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Contact Lens behaviors can have serious consequences

It is well known that eye infections related to contact lenses can have serious consequences such as blindness, which may be debilitating. These infections are associated with several risk factors including sleeping in lenses, water exposure, non-compliance with adhering to replacement schedules, and reusing disinfecting solution [1]. Previous studies have reported adolescent and young adult contact lens wearers to be more likely than older adult contact lens wearers to have poor contact lens hygiene and develop eye infections [2.3]

The CDC in 2015 reported the adult population at risk for contact lens-related eye infections in the US, however, this estimate did not include adolescents [4]. A recent population-based survey was used to better understand younger contact lens wearers to guide prevention efforts. This survey asked about contact lens wear, care behaviors, risk factors, and demographics in 12-17-year-olds (referred to as adolescents), young adults from 18-24 years old, and older adults greater than ≥25 years old in the United States.

Risky behavior can have serious consequences

It is well known that eye infections related to contact lenses can have serious consequences such as blindness, which may be debilitating. These infections are associated with several risk factors including sleeping in lenses, water exposure, non-compliance with adhering to replacement schedules, and reusing disinfecting solution [1]. Previous studies have reported adolescent and young adult contact lens wearers to be more likely than older adult contact lens wearers to have poor contact lens hygiene and develop eye infections [2.3]

Behaviors broken down by age groups

The CDC in 2015 reported the adult population at risk for contact lens-related eye infections in the US, however, this estimate did not include adolescents [4]. A recent population-based survey was used to better understand younger contact lens wearers to guide prevention efforts. This survey asked about contact lens wear, care behaviors, risk factors, and demographics in 12-17-year-olds (referred to as adolescents), young adults from 18-24 years old, and older adults greater than ≥25 years old in the United States.

Approximately 3.6 million adolescents (14.5%) wore contact lenses in the United States in 2016 [5]. In this group, 85% reported at least one behavior that put them at risk for a contact lens-related eye infection [5]. In adolescents, the most frequently reported risk behaviors were not visiting an eye doctor at least annually, sleeping or napping in contact lenses, and swimming in contact lenses.

Risky contact lens behavior was also present in the young adult group (81%) and older adult groups (88%). Non-compliance with contact lens replacement, non-compliance with contact lens storage cases, swimming in contact lenses and sleeping or napping in contact lenses were the most common behaviors among young adults and older adults. Of interest, adolescents were significantly more compliant to with contact lens replacement and replacing lens storage cases at intervals longer than recommended.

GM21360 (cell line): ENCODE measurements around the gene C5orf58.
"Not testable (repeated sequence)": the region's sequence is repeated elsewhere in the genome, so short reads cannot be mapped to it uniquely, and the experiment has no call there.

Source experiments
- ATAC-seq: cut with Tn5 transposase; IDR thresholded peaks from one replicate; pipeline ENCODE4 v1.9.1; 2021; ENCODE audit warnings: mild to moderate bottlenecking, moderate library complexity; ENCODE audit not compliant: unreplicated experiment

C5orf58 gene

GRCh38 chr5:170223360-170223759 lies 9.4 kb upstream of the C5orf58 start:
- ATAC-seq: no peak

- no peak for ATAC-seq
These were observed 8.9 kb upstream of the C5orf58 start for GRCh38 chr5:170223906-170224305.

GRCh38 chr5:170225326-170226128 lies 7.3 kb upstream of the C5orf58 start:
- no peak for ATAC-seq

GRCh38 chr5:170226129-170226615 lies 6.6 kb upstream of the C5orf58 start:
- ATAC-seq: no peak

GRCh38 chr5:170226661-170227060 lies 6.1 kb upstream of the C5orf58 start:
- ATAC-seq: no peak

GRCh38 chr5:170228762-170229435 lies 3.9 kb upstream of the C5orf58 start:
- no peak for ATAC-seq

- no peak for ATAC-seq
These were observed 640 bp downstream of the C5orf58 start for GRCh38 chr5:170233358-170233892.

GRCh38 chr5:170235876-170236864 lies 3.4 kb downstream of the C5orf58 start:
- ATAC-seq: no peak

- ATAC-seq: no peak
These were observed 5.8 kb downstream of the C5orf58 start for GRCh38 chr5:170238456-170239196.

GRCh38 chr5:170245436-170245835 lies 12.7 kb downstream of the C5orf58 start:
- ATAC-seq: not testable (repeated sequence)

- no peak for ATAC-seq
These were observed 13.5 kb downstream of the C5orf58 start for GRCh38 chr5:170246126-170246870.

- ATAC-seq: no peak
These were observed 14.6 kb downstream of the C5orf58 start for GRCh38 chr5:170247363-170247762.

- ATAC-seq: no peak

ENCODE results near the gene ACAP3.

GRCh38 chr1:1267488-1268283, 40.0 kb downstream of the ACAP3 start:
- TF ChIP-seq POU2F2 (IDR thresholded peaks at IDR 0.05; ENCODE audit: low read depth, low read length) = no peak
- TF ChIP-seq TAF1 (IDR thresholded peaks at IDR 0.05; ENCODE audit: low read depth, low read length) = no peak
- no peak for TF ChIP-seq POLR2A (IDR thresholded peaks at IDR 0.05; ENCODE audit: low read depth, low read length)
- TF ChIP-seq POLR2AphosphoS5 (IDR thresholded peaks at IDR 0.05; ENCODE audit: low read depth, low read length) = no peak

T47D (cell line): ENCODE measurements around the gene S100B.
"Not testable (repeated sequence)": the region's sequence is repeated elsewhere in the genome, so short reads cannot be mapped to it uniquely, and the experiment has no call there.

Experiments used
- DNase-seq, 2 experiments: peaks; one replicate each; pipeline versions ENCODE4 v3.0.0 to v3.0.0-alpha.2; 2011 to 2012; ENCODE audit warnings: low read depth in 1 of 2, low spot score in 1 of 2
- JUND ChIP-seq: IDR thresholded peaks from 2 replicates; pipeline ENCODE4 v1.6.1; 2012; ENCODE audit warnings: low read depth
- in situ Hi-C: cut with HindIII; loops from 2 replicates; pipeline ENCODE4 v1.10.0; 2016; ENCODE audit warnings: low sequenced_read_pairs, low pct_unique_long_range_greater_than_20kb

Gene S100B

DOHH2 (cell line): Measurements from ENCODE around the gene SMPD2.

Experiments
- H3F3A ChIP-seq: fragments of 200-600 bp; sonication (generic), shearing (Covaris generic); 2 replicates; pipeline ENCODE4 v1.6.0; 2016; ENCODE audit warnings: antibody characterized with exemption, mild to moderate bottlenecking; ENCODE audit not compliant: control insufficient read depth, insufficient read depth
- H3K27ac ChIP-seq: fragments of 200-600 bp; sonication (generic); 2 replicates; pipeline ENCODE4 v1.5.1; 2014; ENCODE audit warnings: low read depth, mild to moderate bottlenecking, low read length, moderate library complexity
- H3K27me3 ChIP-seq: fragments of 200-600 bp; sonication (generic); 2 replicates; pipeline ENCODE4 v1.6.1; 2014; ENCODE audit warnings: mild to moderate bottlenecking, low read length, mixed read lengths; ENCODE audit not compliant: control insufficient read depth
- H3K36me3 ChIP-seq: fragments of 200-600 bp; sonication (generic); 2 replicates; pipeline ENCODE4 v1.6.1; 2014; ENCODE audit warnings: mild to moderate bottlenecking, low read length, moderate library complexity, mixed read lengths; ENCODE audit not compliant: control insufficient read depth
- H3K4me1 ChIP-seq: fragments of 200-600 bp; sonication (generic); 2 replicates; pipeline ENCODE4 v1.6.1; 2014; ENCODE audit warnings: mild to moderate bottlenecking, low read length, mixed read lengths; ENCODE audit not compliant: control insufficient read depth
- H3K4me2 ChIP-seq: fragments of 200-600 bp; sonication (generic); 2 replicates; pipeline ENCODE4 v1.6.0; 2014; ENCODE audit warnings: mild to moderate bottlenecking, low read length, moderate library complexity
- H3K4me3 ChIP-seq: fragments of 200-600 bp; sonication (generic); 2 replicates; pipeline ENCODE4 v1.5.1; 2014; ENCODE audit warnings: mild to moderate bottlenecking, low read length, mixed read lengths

Conclusion

Findings from this study can be used to create age-specific targeted prevention messages aimed at contact lens wearers. It is also beneficial to establish a baseline for evaluating trends in contact lens wear, care and risky behaviors related to contact lenses.

Do these statistics resonate with your patients and practice? Your input is most appreciated.


References:
Stapleton F, Keay L, Jalbert I, Cole N. The epidemiology of contact lens-related infiltrates. Optom Vis Sci 2007;84:257–72.

Wagner H, Richdale K, Mitchell GL, et al. ; CLAY Study Group. Age, behavior, environment, and health factors in the soft contact lens risk survey. Optom Vis Sci 2014;91:252–61.

Chalmers RL, Wagner H, Mitchell GL, et al. Age and other risk factors for corneal infiltrative and inflammatory events in young soft contact lens wearers from the Contact Lens Assessment in Youth (CLAY) study. Invest Ophthalmol Vis Sci 2011;52:6690–6.

Cope JR, Collier SA, Rao MM, et al. Contact lens wearer demographics and risk behaviors for contact lens-related eye infections—United States, 2014. MMWR Morb Mortal Wkly Rep 2015;64:865–70.

Cope JR, Collier, SA, Nethercut H, et al. Risk Behaviors for Contact Lens-Related Eye Infections Among Adults and Adolescents – United States, 2016. MMWR Morb Mortal Wkly Rep. 2017 Aug 18;66(32):841-845. doi: 10.15585/mmwr.mm6632a2.

Melissa Barnett OD, FAAO, FSLS
Dr. Melissa Barnett is a Principal Optometrist at the UC Davis Eye Center in Sacramento. She is an internationally recognized key opinion leader, specializing in anterior segment disease and specialty contact lenses. Dr. Barnett lectures and publishes extensively on topics including dry eye, anterior segment disease, contact lenses and creating a healthy balance between work and home life for women in optometry. She is a Fellow of the American Academy of Optometry, a Diplomate of the American Board of Certification in Medical Optometry (ABCMO) and serves on the Board of American Optometric Association (AOA) Cornea and Contact Lens Council, Women of Vision (WOV), Gas Permeable Lens Institute (GPLI), Ocular Surface Society of Optometry (OSSO) is Immediate Past President of The Scleral Lens Education Society (SLS). Dr. Barnett is a spokesperson for the California Optometric Association and a guest lecturer for the STAPLE program. She was awarded The Theia Award for Excellence for Mentoring by Women in Optometry (WO) in 2016.

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